Jobbik: a better Hungary at the cost of Europe

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Authors
Smith, Damon L.
Subjects
anti-Semitism
Eastern Europe
far right
fascism
gendarmerie
Hungary
Hungarian Guard
irredentism
Jobbik
nationalism
political extremism
populism
Roma
Trianon
ultra nationalism
Advisors
Abenheim, Donald
Halladay, Carolyn
Date of Issue
2014-03
Date
Mar-14
Publisher
Monterey, California: Naval Postgraduate School
Language
Abstract
Jobbik, an ultra-nationalist party in Hungary, was founded in 2003. By 2010, this party had secured national parliamentary representation and sent three representatives to the European parliament. In its manifesto and public speeches, Jobbik has called for Hungary to leave the European Union and possibly the North Atlantic Treaty Organization and to forge relations with, among other Eastern countries, Russia, China, and Iran. Meanwhile, the group rattles sabers'and nerves'on Hungary's uneasy borders with Slovakia and Romania, states with significant Magyar minorities. This thesis seeks to answer the following questions: What will a Jobbik-influenced Hungary mean for Europe and the European Union confronted by political, social and economic turmoil that can swiftly has security implications? What, if anything, can the EU or NATO do to influence the path of a once-promising democracy in the heart of Europe and the resurgent nationalist conflict in Eastern Europe? This thesis concludes that Hungary will maintain its strategic usefulness to NATO regardless of whether it can maintain a Western-styled democracy'NATO's other Allies will be content to defer action to other European institutions. The EU's previous attempts to influence far-right governments have failed and many of the EU's member states have human rights issues of their own'The EU is not likely to take meaningful action against Jobbik. Therefore, it is up to the Hungarians to save their own democracy.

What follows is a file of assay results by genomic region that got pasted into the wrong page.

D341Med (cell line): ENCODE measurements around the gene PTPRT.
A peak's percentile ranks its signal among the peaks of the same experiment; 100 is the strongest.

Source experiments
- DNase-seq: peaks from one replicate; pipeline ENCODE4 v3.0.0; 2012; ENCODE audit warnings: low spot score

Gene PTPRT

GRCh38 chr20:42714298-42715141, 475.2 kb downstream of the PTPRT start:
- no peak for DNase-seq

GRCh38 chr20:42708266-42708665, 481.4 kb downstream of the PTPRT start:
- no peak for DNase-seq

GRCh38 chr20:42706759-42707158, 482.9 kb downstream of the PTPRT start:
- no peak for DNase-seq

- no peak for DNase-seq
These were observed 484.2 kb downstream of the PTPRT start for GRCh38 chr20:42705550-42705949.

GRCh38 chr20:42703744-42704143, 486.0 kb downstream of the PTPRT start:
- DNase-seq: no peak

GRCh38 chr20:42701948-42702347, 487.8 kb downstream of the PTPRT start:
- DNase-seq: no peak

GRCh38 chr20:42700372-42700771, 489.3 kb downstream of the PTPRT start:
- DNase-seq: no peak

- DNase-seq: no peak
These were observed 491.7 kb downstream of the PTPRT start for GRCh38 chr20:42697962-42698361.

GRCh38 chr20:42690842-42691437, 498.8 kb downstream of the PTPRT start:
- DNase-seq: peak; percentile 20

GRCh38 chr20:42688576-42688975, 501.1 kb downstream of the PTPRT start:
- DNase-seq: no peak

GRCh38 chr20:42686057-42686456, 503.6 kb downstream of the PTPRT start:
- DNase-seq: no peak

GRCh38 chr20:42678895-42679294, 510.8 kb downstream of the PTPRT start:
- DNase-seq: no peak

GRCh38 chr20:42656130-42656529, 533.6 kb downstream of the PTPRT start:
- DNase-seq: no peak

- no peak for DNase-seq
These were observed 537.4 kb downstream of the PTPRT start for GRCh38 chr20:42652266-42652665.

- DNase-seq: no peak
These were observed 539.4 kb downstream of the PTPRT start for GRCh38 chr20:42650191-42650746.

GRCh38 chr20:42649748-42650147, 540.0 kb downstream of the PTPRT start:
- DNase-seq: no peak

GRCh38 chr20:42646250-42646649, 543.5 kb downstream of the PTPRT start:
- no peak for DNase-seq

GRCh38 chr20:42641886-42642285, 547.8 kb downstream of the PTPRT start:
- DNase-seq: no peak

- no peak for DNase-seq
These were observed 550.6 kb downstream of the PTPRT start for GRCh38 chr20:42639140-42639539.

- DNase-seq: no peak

Type
Thesis
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Department
National Security Affairs
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NPS Report Number
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Distribution Statement
Approved for public release; distribution is unlimited.
Rights
This publication is a work of the U.S. Government as defined in Title 17, United States Code, Section 101. Copyright protection is not available for this work in the United States.
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